JUMP Spotlight Series: Maintaining Cultural Ties with Sgt. Samantha Torres
As part of JUMP’s ongoing initiative to reach out to those who have served in Japan, JUMP intern Sandra Silva interviewed Sgt. Samantha Torres, who served in Okinawa, Japan, from 2013 to 2017. Since returning to the United States, she has dedicated herself to the study of the Japanese language in the hopes of returning to Japan and maintaining the meaningful relationships she developed while stationed there.
How did you learn about JUMP?
I learned about JUMP from the website of the Ministry of Foreign Affairs of Japan.
Before going to Japan, how much did you know about Japan and Japanese culture?
As a teen-ager in Puerto Rico, I saw my first anime, called Sailor Moon, and began to research more about animation. I began to learn to draw anime on my own and told my father that I would like to study and live in Japan. I knew very little of Japan until I enlisted in the military. Many people who I grew up with and worked with in the military didn’t believe I could ever get stationed in Japan but this young dreamer didn’t let anyone change her mind. Therefore, as a Specialist, I did my own research and found out that I could request an overseas assignment. Once I received a response saying I could be stationed in Japan, I was ecstatic and left to the land of the Rising Sun with my family.
How often did you get to interact with and talk to Japanese people?
Every day I interacted with my Japanese friends and coworkers. I always tried to look for a way to not only talk Japanese with the local nationals but also to give them my time and serve their community as much as possible.
Did you have instances where you experienced ‘culture shock’? If so, how did you get through that?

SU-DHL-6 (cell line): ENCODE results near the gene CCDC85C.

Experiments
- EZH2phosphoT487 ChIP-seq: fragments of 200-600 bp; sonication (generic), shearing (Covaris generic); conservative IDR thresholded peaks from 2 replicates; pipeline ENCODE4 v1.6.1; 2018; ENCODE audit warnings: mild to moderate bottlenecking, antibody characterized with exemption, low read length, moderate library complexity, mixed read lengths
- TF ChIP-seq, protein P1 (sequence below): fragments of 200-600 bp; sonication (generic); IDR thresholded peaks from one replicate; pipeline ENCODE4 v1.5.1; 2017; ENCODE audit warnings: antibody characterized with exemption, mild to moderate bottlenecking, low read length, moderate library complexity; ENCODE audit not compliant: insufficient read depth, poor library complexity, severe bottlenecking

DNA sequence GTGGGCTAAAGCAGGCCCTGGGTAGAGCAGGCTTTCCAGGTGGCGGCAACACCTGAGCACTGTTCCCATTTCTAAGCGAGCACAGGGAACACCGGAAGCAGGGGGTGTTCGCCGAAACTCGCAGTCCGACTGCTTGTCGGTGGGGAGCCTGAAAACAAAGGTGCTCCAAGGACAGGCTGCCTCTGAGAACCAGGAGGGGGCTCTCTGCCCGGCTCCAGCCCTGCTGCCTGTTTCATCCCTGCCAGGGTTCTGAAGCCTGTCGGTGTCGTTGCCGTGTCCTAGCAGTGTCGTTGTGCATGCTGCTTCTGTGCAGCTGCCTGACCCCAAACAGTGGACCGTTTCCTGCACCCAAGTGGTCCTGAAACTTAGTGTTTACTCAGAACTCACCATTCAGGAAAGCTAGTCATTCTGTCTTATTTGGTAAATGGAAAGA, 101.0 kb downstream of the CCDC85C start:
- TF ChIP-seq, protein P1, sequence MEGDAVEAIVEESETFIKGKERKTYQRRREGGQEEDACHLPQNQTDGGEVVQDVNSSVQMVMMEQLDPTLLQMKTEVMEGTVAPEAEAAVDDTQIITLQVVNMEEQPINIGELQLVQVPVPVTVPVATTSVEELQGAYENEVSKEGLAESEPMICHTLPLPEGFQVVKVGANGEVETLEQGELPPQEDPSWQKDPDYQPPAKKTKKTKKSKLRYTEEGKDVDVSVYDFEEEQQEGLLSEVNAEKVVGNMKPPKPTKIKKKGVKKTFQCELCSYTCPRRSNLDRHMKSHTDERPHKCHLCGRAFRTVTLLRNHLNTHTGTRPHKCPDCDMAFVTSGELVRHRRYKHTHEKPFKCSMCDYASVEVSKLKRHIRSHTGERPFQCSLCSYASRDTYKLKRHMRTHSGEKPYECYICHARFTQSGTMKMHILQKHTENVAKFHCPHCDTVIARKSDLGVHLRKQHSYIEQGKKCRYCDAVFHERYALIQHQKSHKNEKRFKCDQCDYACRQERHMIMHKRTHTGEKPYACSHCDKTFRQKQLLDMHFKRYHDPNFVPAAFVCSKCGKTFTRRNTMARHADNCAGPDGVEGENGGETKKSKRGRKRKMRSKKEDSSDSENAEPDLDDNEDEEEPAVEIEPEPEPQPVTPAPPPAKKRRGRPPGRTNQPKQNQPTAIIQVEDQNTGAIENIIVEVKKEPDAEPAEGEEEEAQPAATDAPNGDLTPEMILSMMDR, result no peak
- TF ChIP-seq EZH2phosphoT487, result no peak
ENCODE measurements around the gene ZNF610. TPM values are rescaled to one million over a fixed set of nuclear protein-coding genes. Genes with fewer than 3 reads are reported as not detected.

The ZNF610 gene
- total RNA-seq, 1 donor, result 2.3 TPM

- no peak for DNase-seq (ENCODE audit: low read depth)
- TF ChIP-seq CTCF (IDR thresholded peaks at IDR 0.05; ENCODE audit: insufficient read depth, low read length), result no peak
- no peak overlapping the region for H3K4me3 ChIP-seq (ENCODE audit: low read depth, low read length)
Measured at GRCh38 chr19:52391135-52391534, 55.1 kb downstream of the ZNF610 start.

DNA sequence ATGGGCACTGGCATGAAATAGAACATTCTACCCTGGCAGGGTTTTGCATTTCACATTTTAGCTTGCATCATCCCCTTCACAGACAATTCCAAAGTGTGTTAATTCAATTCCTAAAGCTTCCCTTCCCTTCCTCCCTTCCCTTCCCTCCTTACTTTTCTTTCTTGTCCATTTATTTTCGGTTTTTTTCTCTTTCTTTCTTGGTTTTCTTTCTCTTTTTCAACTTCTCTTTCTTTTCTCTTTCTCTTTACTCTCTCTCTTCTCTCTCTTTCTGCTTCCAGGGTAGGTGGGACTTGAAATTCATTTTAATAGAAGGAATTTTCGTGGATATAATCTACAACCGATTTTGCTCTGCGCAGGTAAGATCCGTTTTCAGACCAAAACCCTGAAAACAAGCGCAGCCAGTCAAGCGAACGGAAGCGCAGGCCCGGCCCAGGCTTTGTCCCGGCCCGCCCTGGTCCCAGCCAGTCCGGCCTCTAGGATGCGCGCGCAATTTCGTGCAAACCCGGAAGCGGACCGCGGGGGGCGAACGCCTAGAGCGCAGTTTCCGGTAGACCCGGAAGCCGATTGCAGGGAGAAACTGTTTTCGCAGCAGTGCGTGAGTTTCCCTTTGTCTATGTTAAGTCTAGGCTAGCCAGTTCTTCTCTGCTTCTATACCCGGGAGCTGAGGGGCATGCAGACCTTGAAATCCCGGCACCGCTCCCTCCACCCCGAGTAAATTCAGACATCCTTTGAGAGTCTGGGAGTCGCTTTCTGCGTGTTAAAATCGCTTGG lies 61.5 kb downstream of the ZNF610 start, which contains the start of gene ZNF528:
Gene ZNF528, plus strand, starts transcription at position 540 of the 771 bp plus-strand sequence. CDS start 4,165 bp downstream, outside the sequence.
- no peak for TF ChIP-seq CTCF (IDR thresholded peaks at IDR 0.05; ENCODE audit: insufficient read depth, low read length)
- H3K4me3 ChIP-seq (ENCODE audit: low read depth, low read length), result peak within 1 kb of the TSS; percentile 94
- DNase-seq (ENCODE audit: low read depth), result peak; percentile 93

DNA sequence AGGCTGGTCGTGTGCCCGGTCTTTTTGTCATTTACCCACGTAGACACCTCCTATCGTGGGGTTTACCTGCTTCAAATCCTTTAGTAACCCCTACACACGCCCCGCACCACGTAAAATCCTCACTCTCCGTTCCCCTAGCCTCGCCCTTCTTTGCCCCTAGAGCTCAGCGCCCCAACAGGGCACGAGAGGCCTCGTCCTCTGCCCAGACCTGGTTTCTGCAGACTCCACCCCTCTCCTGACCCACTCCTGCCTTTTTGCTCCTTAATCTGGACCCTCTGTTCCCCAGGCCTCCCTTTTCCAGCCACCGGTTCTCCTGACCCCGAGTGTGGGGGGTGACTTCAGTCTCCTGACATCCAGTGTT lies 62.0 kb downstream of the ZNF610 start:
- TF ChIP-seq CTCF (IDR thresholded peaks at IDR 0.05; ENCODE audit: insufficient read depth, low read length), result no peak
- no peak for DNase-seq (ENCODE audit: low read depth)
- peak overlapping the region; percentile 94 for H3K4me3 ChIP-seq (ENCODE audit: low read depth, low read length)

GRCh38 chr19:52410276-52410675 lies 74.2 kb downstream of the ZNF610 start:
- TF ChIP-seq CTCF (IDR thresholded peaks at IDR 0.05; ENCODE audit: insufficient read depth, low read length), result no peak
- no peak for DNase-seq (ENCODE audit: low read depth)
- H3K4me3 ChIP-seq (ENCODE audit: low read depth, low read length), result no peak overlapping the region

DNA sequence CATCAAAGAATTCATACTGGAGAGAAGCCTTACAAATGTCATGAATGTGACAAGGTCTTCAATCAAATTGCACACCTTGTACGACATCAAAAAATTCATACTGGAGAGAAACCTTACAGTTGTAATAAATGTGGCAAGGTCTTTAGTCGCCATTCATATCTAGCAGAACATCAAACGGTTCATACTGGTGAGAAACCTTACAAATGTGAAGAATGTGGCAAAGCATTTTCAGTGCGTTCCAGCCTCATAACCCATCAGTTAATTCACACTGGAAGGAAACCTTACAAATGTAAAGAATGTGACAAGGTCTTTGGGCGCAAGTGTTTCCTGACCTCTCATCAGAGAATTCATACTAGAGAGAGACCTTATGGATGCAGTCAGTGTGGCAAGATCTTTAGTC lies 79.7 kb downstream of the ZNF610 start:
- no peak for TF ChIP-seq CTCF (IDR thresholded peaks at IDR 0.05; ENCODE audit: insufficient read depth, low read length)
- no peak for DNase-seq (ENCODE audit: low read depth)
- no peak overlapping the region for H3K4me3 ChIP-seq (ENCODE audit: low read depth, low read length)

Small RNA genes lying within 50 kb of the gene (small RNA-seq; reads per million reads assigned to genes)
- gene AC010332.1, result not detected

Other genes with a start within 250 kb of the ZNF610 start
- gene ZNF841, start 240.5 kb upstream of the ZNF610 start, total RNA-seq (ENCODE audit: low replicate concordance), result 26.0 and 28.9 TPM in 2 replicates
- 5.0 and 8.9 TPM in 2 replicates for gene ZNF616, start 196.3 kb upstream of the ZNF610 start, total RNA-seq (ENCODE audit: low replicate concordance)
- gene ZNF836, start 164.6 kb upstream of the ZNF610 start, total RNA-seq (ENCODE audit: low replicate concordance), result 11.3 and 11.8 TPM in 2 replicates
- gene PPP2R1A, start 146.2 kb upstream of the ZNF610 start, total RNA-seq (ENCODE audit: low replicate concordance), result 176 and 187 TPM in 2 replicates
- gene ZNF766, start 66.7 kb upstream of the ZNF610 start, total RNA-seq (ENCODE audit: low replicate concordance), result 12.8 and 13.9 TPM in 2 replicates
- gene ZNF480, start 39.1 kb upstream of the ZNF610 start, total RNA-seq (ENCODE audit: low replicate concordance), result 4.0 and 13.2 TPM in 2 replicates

Yes, I experienced culture shock during a visit to a Japanese hot spring onsen. I was a little hesitant to go in but since I had paid for the hotel at Naha, I didn’t want to regret not going. Most of the women there were accompanied by their female family members or friends while I was alone. What I was most nervous about was breaking any rules or practices, but when I looked around, I was relieved to read (the rules) on signs posted in English. After that, I was pretty comfortable. I was quite proud of enjoying this unique way of pampering myself.
How did you feel when you first arrived in Japan? How did you feel when you left Japan?
I was worried if we would be treated differently or that Japanese people would isolate themselves from us since we didn’t speak their language. But, when we arrived, the Japanese people would amiably greet us by saying, “Irashaimase” (welcome). Every day I learned something new and noticed my personality change due to the people I shared my time with. They spoke softly, and I learned to naturally speak softly too. The people cared for others, and I eventually treated everyone as they did. Their customs became our new way of life and I could feel the difference as I wasn’t stressed or agitated anymore. I cried when I left my friends and co-workers in Okinawa, and I miss them dearly. However, I still keep in touch with them through Facebook. After my family and I left the land of Rising Sun, we could feel the tension. It was shocking to leave Japan.
What are your future plans?
My future plans are to earn my bachelor’s degree in teaching English and join the JET program once I retire from the military. In addition, I plan to learn to speak, read, and write Japanese and take the Japanese Language Proficiency Test (JLPT) .
Would you like to return to Japan?
Yes, I would certainly return in the future to Japan and earn a work visa and have my youngest son revisit his birthplace in Okinawa, Japan.
What challenges have you faced in trying to stay connected to Japan/Japanese culture from the United States?
One of the challenges of staying connected to Japan is practicing Japanese, since I don’t have any Japanese native speakers around me. If you don’t use it, you lose it. However, I have continued to practice and study on my own.